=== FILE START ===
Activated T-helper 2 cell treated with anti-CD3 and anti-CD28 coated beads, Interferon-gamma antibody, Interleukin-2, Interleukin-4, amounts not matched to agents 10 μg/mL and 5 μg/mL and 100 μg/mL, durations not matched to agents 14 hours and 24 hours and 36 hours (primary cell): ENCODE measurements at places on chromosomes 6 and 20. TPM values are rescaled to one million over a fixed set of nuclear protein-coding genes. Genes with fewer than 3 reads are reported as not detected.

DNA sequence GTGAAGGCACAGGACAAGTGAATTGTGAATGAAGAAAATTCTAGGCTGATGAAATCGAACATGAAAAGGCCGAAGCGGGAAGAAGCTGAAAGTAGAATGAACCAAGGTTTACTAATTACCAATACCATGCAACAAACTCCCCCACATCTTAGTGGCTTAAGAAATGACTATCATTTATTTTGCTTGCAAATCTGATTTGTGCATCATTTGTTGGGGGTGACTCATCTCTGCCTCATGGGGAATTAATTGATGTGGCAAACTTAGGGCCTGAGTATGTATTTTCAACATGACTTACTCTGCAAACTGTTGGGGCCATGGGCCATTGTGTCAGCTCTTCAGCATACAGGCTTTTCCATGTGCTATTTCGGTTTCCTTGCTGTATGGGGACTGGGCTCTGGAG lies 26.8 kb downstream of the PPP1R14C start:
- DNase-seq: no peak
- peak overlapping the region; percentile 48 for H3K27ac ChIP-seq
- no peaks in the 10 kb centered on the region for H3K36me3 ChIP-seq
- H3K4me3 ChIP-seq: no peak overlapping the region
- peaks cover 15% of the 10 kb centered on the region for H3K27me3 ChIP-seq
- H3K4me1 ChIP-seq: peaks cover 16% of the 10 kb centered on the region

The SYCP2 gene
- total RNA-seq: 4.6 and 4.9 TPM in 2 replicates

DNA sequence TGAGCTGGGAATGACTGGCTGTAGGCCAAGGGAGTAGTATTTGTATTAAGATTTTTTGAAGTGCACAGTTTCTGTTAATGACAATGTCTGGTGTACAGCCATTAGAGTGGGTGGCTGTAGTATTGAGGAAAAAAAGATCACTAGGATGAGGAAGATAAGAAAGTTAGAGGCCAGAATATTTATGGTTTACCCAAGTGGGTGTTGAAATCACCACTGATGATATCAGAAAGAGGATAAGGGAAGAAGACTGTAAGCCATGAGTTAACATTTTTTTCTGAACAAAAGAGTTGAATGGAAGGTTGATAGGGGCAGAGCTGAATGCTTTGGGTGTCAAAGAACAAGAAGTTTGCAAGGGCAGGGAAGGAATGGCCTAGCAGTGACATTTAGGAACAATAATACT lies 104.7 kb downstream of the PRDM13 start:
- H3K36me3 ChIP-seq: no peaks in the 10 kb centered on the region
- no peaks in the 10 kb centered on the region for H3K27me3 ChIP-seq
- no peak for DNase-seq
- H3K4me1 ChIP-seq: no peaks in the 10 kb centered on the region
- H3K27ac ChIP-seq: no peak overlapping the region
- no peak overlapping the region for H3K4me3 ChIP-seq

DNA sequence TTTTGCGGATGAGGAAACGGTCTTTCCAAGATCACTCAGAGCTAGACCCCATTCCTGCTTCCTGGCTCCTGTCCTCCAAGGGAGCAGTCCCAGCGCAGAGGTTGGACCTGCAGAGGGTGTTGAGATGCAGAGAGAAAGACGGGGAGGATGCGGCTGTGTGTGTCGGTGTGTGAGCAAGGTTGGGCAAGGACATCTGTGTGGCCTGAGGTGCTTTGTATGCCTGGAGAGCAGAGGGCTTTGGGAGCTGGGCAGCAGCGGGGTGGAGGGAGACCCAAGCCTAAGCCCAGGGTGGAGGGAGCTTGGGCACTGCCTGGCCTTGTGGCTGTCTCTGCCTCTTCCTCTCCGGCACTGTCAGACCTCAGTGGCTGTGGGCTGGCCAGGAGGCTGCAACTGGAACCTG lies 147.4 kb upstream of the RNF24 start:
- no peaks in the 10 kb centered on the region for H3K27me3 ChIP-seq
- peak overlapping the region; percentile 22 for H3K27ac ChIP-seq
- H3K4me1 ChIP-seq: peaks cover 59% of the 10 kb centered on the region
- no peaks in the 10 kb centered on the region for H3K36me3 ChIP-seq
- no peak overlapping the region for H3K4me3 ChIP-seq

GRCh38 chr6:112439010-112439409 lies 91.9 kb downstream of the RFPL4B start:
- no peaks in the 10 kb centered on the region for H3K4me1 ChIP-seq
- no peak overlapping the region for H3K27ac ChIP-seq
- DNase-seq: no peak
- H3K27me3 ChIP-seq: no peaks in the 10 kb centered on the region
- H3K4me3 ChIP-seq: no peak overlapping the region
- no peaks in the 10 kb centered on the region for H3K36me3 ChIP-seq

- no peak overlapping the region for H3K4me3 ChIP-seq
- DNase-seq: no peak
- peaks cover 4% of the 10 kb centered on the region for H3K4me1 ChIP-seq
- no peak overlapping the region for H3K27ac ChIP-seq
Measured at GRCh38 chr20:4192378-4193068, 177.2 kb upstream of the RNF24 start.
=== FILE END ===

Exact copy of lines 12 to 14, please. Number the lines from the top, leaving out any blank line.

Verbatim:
- H3K36me3 ChIP-seq: no peaks in the 10 kb centered on the region
- no peaks in the 10 kb centered on the region for H3K27me3 ChIP-seq
- no peak for DNase-seq